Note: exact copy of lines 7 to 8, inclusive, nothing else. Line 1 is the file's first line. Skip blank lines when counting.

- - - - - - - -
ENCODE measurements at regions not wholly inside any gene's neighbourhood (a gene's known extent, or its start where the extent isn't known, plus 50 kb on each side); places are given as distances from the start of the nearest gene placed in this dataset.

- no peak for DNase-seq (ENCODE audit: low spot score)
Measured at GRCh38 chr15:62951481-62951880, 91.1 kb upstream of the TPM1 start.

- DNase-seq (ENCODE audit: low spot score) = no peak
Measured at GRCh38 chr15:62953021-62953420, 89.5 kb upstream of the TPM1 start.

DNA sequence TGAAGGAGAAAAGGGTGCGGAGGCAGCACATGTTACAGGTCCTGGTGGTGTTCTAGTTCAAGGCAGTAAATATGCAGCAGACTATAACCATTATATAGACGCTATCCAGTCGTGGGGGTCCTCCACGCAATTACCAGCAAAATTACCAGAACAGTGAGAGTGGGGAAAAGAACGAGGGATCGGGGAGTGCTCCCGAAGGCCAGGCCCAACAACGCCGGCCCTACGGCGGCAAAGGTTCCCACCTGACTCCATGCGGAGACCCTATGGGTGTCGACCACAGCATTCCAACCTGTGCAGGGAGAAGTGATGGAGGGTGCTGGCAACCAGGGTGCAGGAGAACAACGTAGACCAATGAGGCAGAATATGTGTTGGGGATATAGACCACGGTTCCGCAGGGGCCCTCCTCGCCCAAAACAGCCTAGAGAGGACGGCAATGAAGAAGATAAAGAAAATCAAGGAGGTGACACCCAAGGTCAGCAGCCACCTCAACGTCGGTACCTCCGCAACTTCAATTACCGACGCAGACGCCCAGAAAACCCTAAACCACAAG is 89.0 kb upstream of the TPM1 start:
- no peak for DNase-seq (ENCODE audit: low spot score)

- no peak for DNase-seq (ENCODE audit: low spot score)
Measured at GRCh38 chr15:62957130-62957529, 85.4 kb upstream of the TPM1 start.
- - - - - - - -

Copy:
- no peak for DNase-seq (ENCODE audit: low spot score)

- no peak for DNase-seq (ENCODE audit: low spot score)